Rolling Block Creedmoor target rifle

Topics related to Pre - 1898 Remington Rifles
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jjsully53
Posts: 1
Joined: Mon Dec 14, 2020 12:09 pm

Rolling Block Creedmoor target rifle

Post by jjsully53 »

Hello,

I am new to the group and am looking for any help in understanding the history of this particular rifle. It was gun my grandfather ended up with many years ago and I have an old letter written by a gentleman who said his father was an employee of Remington who was presented with it after building a number of them.

It has a pistol grip stock, 1/3 octagonal, 2/3 round barrel approx 33" long with a globe front sight and spirit level. It also has a folding tang mounted rear peep sight, overall length is 50".

There is no marking that would indicate the caliber and the last patent date is 1873. The serial number is 38XX.

Any helping understanding where I can find out more about this rifle would be appreciated.

Thanks

Jim
marlinman93
Posts: 289
Joined: Sat Aug 14, 2004 10:47 pm

Re: Rolling Block Creedmoor target rifle

Post by marlinman93 »

The Rolling Block Creedmoor rifles were originally in .44-77 Remington-Sharps bottleneck, but with rifling lead designed to allow the bullet to be seated out further to allow 90 grains of black powder. But soon they were chambered for a slightly longer case .44-90 Remington cartridge.
Originally they were almost all 34" barrels as the rules allowed that as the maximum barrel length. The rules also allowed for a 10 lb. weight limit, so the half octagon barrel was specifically designed to meet that weight with a 34" barrel. In reality they are as you described as 1/3rd octagon, but still referred to as half octagon.
They also all had single non set triggers, as set triggers were not allowed in Creedmoor matches. Sights were a Remington Long Range tang sight at the rear, and a windage globe in the front. Additionally a good number had a 2nd heel base mounted on the buttstock, near the buttplate to allow for shooters who preferred shooting in the prone back position.
There were military stocked versions with a straight grip military 2 band stock, but sporting versions all had straight grip stocks that were nicely checkered on the grip, but not the forearm usually. I have seen them with checkered forearms, but it would have been a special order.
Your gun's shorter barrel may have been a special order, or the result of someone re-crowning a worn muzzle. There are a number of later built Creedmoor rifles that don't quite fit the specifics of the early guns. As Creedmoor shooting died off, Remington did make changes to sell the inventory, so some later guns are found in different variations.
These were first built for the 1874 Creedmoor match, and by 1880 the demand was already dwindling when the governor of NY State closed down the range. Soon after there was little demand for this type of shooting anywhere in the US, so sales dropped significantly. So most Remington Creedmoor rifles were made between 1874 and 1880.
oldremguy
Posts: 215
Joined: Sun Jun 29, 2003 8:53 am
Location: Rochester, NY

Re: Rolling Block Creedmoor target rifle

Post by oldremguy »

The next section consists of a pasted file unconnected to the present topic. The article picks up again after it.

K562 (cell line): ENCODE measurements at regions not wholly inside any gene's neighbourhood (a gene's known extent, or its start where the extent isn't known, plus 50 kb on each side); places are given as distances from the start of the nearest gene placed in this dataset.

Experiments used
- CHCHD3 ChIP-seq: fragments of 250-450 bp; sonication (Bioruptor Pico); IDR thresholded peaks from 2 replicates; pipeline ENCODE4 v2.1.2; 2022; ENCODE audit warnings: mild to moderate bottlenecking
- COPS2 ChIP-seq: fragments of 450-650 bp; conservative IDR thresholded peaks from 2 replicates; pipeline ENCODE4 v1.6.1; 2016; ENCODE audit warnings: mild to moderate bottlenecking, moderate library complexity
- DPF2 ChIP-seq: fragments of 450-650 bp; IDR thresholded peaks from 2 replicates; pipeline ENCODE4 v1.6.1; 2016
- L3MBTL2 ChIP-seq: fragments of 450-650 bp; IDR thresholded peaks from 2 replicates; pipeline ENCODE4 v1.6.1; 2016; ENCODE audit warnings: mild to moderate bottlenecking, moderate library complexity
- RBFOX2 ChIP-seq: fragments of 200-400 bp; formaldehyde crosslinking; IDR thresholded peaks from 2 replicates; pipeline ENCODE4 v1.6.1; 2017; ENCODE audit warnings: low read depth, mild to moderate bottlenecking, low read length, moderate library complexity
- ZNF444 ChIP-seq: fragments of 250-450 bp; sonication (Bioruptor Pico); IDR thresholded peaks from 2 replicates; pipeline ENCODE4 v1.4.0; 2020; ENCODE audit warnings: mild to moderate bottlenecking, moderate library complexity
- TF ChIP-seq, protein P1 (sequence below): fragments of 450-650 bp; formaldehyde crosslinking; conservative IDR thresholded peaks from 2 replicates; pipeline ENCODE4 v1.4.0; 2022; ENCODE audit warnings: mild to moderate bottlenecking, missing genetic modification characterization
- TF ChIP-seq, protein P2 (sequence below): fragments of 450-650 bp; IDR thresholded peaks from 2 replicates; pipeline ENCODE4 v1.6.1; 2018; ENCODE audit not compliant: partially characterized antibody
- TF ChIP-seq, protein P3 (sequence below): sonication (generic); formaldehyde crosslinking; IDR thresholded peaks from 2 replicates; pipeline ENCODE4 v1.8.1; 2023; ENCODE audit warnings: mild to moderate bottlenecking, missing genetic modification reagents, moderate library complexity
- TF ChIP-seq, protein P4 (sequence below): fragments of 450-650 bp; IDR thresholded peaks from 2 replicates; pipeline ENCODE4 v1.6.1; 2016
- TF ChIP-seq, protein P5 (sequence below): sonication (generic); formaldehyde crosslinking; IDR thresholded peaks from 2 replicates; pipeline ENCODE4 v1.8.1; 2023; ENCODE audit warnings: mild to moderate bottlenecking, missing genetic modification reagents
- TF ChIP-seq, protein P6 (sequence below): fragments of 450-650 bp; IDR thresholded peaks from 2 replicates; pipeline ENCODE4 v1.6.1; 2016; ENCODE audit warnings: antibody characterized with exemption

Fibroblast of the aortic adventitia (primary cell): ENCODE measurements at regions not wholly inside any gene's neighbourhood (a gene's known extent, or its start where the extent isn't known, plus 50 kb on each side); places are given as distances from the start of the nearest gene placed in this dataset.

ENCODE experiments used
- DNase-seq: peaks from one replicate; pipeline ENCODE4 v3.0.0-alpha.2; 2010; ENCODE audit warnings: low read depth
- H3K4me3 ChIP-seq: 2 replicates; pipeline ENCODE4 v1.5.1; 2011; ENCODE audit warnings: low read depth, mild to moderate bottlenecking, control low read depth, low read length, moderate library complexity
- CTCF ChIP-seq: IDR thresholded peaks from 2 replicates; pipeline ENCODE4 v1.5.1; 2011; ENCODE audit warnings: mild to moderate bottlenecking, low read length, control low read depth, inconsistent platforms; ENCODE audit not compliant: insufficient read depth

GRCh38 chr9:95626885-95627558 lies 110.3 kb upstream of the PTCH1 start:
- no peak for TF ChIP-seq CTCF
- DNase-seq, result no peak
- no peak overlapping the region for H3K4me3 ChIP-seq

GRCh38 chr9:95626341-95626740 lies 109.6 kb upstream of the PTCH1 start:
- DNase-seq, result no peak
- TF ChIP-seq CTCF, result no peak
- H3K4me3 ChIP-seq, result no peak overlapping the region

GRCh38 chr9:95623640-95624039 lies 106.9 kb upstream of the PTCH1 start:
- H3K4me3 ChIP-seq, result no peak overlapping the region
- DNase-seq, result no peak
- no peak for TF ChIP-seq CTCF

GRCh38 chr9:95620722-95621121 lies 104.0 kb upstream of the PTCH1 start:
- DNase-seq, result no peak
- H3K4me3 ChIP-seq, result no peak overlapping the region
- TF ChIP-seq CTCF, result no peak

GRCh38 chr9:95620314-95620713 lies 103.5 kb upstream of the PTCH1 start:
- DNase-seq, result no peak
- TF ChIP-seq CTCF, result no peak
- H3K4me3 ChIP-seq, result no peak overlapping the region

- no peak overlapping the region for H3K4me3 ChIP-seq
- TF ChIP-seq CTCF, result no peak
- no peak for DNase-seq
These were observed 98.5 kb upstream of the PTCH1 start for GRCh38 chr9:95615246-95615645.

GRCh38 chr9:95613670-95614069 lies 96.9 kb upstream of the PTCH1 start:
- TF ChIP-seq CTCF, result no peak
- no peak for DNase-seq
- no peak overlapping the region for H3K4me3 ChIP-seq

marlinman93 wrote: Wed Dec 16, 2020 10:41 am The Rolling Block Creedmoor rifles were originally in .44-77 Remington-Sharps bottleneck, but with rifling lead designed to allow the bullet to be seated out further to allow 90 grains of black powder. But soon they were chambered for a slightly longer case .44-90 Remington cartridge.
Originally they were almost all 34" barrels as the rules allowed that as the maximum barrel length. The rules also allowed for a 10 lb. weight limit, so the half octagon barrel was specifically designed to meet that weight with a 34" barrel. In reality they are as you described as 1/3rd octagon, but still referred to as half octagon.
They also all had single non set triggers, as set triggers were not allowed in Creedmoor matches. Sights were a Remington Long Range tang sight at the rear, and a windage globe in the front. Additionally a good number had a 2nd heel base mounted on the buttstock, near the buttplate to allow for shooters who preferred shooting in the prone back position.
There were military stocked versions with a straight grip military 2 band stock, but sporting versions all had straight grip stocks that were nicely checkered on the grip, but not the forearm usually. I have seen them with checkered forearms, but it would have been a special order.
Your gun's shorter barrel may have been a special order, or the result of someone re-crowning a worn muzzle. There are a number of later built Creedmoor rifles that don't quite fit the specifics of the early guns. As Creedmoor shooting died off, Remington did make changes to sell the inventory, so some later guns are found in different variations.
These were first built for the 1874 Creedmoor match, and by 1880 the demand was already dwindling when the governor of NY State closed down the range. Soon after there was little demand for this type of shooting anywhere in the US, so sales dropped significantly. So most Remington Creedmoor rifles were made between 1874 and 1880.
Here are some photos of two Special Military sporting rifles that I have in my collection. Instead of being chambered in 44-90 Remington they are chambered in Sharp's .44-90 (2-5/8") cartridge.

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Bottom cartridge is the Sharp’s .44-90


Have a Good Day,
Matt
Last edited by oldremguy on Fri Dec 18, 2020 10:21 pm, edited 1 time in total.
marlinman93
Posts: 289
Joined: Sat Aug 14, 2004 10:47 pm

Re: Rolling Block Creedmoor target rifle

Post by marlinman93 »

Those are wonderful pieces Matt! The military Creedmoor rifles have some unique features that the run of the mill military Rolling Blocks never had.
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